In light of the recent political controversy over gun control here in the United States, lobbyists and politicians are once again dragging our favorite hobby through the mud. Video games are being again being “thrown under the bus” as an activity that can cause people to act violent. Now I can go on a rant about how other forms of media are not coming under fire, or cite cases where no link between games and violent behavior was ever found, but I’m not going to do that. Instead I’m choosing to take the high road. I’m choosing

to explore the “good” that video games can do. I have done a little research into this topic and this writing forms a kind of synopsis of everything I have found. If any of the following topics interest you further, I will provide links at the bottom.

A little over a year ago, USA Today reported a story about Microsoft’s Kinect Sensor being used to help children with autism. Apparently it’s something that started with a group of software engineering students at University of Michigan hacking a Kinect and using it to develop ways of helping children with special needs. Some autism experts have installed Kinect devices in their offices and have reported having very positive results. One instance showed that a particular child with autism was able to simultaneously move both of his arms up and then back down when playing a Kinect game, something he had not been able to do before. This particular discovery is one that hits close to home for me, as my daughter has been recently diagnosed with autism.

MMO’s can help people to develop leadership skills and build a teamwork ethic. It’s common in most MMORPG’s that players will form groups, raids, and guilds. Raiding in an MMO requires teamwork from everyone in the party, and one person usually takes on the role of raid leader. Raiding guilds can also have detailed hierarchy, where guild leaders have meeting to discuss guild business and promote new raid leaders. If the people behind these avatars were to apply these same skills in the real world, it would make for a great team environment and increased productivity. More corporations are turning to people who play these games for those very skills.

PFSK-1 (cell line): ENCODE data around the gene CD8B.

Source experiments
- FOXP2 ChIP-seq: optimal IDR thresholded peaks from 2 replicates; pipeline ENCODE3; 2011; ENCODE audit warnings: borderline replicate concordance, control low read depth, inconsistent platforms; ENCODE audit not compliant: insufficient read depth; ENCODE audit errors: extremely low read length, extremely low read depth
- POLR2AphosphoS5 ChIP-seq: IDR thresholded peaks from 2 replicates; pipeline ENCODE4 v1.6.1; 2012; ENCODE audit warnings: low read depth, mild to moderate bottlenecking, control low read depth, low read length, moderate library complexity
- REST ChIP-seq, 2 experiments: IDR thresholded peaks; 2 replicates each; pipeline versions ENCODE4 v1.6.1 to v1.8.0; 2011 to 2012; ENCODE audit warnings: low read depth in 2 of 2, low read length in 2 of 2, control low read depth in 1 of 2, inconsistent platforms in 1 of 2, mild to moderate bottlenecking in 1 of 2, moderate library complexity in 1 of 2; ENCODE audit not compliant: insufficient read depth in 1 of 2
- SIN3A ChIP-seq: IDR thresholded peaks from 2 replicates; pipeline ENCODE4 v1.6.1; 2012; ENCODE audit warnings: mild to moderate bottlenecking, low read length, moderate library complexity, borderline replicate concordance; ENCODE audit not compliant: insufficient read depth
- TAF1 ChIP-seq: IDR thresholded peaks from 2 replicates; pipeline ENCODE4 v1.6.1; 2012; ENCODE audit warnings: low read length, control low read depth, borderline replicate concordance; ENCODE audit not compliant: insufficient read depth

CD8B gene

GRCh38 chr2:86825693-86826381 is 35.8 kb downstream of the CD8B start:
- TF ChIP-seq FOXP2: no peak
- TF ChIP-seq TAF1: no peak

A study done just last year by researchers at N.C. State saw positive results in test group of older people, ages 60 – 77, playing World of Warcraft. The tests showed that those playing the game had improved cognitive function. The results also show that playing MMO’s can help to stave off age-related dementia.

A study from Michigan University conducted tests on the level of creativity from children who play video games. Almost 500 children around the age of twelve were shown to have more creativity by playing more games. The study also showed that technology such as cell phones, computers with internet, and other forms had no effect on their creativity. Regardless of what type of video game was played, the children showcased increased story-telling, artwork, and other forms creativity.

As you can see, these are just a few stories on how games can help. While it holds true that everything should be done or taken in moderation, these signs do not point to video games leading anyone, including children, to violent behavior. History shows us that violence has been happening for far longer than video games have been around, and it should be obvious to anyone that video games are just the most recent “scapegoat” for society to blame its problems on. One can only wonder what the next big thing will be that is sure to turn us all into devils and mind-numbed zombies.